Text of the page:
Since the RPi 400 still today with the latest firmware won’t run the linux-aarch64 kernel but will run the linux-rpi kernel, I am betting the 32 bit OS will run on your RPi 4b. If so, I think there is a good chance that the firmware is out of date.
If your RPi 4b runs on 32 bit, then you can decide if you want to flash the firmware.
Here is how to do that, plus a couple of other tips.
will display the current firmware version. There are two parts of the firmware. It displays the bootloader first, then the on board VL805 firmware version. The latest on board VL805 firmware is 000138a1
You are on your own on the decision to flash or not.
We’re making progress: Using the µSD card with Raspberry Pi OS, I updated the RPI’s firmware via rpi-eeprom-update -d -a (I think it was that) and, lo and behold, things are different now!
The 64 bit Arch installation done via the EOS ARM script now produces the same, albeit non-working, result as my manual Arch installation from above. I now have visual output. U-Boot tries to boot into Arch, but at some point, that passes by too fast for me to read, the screen just turns black and the RPI’s green LED flashes twice in quick succession: 2 flashes: The SD Card cannot be read. What the hell …
Back to the EOS live environment and flashing the 32 bit version this time around … Booting now succeeds, but I can’t follow step two, because config-update doesn’t exist.
This is something I only noticed today and I can’t say if it’s been like this from the first attempt, but when install-image-V2.7.sh finished, I got/noticed the following message: cp: cannot stat 'config-update': No such file or directory. The script itself still finishes its thing, though.
I don’t understand what’s happening with the 64 bit version, either. The issue presenting itself now was happening even without a firmware update, when I manually flashed Arch. So something changed, but at the same time … not really.
First, thanks for informing us about your problem, and even more thanks for sticking with us thus far. I have learned a couple of things I didn’t know before.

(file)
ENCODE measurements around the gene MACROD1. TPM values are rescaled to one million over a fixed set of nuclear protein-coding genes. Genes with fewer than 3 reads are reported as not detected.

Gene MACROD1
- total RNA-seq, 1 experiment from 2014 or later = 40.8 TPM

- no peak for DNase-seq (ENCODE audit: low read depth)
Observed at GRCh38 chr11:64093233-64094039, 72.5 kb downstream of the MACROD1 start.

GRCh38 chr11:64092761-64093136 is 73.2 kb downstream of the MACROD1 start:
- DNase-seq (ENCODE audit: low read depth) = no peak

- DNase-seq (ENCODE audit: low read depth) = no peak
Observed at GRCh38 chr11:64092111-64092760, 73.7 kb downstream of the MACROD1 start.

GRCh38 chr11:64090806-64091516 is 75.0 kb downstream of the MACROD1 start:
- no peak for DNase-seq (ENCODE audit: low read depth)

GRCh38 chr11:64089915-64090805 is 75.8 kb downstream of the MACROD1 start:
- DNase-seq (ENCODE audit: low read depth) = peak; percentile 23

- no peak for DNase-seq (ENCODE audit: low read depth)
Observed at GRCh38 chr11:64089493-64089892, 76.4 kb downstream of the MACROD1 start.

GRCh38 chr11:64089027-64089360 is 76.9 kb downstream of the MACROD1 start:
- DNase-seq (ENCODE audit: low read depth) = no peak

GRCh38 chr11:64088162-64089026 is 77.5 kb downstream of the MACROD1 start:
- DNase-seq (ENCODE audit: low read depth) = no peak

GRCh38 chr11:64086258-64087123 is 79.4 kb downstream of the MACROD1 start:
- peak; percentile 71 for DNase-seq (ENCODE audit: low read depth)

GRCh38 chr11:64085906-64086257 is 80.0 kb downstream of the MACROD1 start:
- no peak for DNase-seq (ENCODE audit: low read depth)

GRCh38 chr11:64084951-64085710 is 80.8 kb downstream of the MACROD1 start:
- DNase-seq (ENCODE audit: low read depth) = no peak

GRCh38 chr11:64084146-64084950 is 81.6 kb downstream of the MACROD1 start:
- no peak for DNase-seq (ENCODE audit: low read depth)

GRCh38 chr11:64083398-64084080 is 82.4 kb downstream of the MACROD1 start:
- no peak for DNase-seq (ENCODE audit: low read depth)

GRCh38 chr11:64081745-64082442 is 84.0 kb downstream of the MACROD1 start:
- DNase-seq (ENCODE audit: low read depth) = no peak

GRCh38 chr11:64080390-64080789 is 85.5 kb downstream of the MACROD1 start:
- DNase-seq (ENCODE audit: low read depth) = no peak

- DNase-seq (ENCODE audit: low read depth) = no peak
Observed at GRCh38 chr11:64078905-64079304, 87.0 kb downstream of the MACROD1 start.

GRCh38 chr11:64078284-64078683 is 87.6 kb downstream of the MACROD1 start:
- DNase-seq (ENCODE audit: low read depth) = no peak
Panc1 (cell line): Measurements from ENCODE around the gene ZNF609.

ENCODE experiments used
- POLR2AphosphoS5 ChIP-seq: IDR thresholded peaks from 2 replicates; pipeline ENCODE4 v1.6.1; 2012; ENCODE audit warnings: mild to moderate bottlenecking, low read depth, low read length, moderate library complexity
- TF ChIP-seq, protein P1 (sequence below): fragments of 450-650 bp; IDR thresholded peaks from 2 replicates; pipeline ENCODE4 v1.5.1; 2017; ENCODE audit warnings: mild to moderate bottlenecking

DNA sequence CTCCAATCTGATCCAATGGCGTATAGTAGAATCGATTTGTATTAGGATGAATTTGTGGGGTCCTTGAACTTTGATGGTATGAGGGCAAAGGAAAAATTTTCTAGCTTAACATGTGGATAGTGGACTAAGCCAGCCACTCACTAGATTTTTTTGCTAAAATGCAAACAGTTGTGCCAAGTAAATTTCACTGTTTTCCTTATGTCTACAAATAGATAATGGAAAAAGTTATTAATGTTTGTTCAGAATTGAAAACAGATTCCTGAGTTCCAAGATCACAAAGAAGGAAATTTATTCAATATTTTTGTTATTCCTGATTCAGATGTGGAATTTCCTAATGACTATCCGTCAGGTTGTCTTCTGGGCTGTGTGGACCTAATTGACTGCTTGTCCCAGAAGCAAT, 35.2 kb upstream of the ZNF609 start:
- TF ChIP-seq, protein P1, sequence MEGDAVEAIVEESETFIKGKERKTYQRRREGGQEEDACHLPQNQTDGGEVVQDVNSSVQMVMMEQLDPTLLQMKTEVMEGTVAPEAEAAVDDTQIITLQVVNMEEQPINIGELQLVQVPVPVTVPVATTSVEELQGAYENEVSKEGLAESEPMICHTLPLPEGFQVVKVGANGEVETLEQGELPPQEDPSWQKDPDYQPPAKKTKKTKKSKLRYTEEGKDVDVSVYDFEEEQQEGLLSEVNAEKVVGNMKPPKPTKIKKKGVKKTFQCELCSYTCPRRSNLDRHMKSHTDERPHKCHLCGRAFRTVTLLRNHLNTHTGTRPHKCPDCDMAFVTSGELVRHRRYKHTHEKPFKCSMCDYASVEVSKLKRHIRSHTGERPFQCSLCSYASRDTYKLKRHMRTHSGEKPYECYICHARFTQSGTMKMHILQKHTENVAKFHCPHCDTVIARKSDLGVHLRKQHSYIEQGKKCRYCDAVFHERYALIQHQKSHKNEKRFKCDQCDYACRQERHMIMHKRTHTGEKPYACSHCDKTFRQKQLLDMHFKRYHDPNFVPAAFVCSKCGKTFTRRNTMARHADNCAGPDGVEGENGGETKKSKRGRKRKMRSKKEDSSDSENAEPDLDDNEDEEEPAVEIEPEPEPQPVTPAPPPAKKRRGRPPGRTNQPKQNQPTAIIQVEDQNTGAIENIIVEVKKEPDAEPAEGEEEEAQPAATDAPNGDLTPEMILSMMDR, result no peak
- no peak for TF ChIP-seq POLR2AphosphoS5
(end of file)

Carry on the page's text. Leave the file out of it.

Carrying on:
I think that was a large part of the problem. So we’re getting close.
When you are in the x86_64 machine getting ready to copy the image, and do the git clone into the image-install folder, it downloads all 4 of these files.
one of which is config-update. The nstall-image-V2.7.sh script does everything that the Arch Linux install tab says to do, and a few extras to make things simpler. One of the extras is to copy config-update from the image-install folder on the x86_64, to the /root directory on the RPi 4.
In the x86_64 device, it is necessary to cd into the image-install folder and run install-image-V2.7.sh from within this folder so the script can find config-update and copy it to the uSD card.
I hope that makes sense. In other words, install-image-V2.7.sh will look in the folder it was launched from for the config-update file then copy it to the uSD card.
Hopefully this will allow the 32 Bit OS to finish installing.
I am looking into providing an image to replace the Arch Linux Arm 64 Bit image, with a image which is based on the linux-rpi kernel, the Raspberry Pi Foundation kernel. We will see how that goes.
Oh, that would be my mistake here, because for some reason, today I thought it’d be a great idea to just sudo image-install/install-image-V2.7.sh, instead of “cding” into image-install. Can’t I just take the µSD card and copy the config-update into the root file system?
I’ll try that after work tomorrow and see what happens. Sleep awaits.
Once you finished your image, I’d be happy to try it out, but then again: Now that I think about it—is there really any downside to running a 32-bit system, when the RPI only has 4 GB of RAM anyway? I might be very much misinformed about the differences between the two.
The 32 Bit system runs a tad slower than the 64 Bit system. In my opinion, if running off a uSD card which is slower in data transfer than say a SSD, then the uSD card is more of a bottle neck than the 32 bit vs 64 bit. If running from a USB SSD, then the 64 Bit advantage comes into play more.